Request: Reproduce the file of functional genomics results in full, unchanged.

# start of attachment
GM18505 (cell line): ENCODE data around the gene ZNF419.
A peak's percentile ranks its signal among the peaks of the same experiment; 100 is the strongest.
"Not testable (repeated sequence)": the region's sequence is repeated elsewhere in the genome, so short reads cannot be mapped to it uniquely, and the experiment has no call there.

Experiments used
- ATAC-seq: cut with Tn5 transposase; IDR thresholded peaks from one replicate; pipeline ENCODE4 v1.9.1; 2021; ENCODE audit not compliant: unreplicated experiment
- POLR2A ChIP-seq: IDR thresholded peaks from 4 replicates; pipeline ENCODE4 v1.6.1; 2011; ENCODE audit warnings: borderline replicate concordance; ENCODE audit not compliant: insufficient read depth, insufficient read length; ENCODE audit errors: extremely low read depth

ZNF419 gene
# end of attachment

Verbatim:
GM18505 (cell line): ENCODE data around the gene ZNF419.
A peak's percentile ranks its signal among the peaks of the same experiment; 100 is the strongest.
"Not testable (repeated sequence)": the region's sequence is repeated elsewhere in the genome, so short reads cannot be mapped to it uniquely, and the experiment has no call there.

Experiments used
- ATAC-seq: cut with Tn5 transposase; IDR thresholded peaks from one replicate; pipeline ENCODE4 v1.9.1; 2021; ENCODE audit not compliant: unreplicated experiment
- POLR2A ChIP-seq: IDR thresholded peaks from 4 replicates; pipeline ENCODE4 v1.6.1; 2011; ENCODE audit warnings: borderline replicate concordance; ENCODE audit not compliant: insufficient read depth, insufficient read length; ENCODE audit errors: extremely low read depth

ZNF419 gene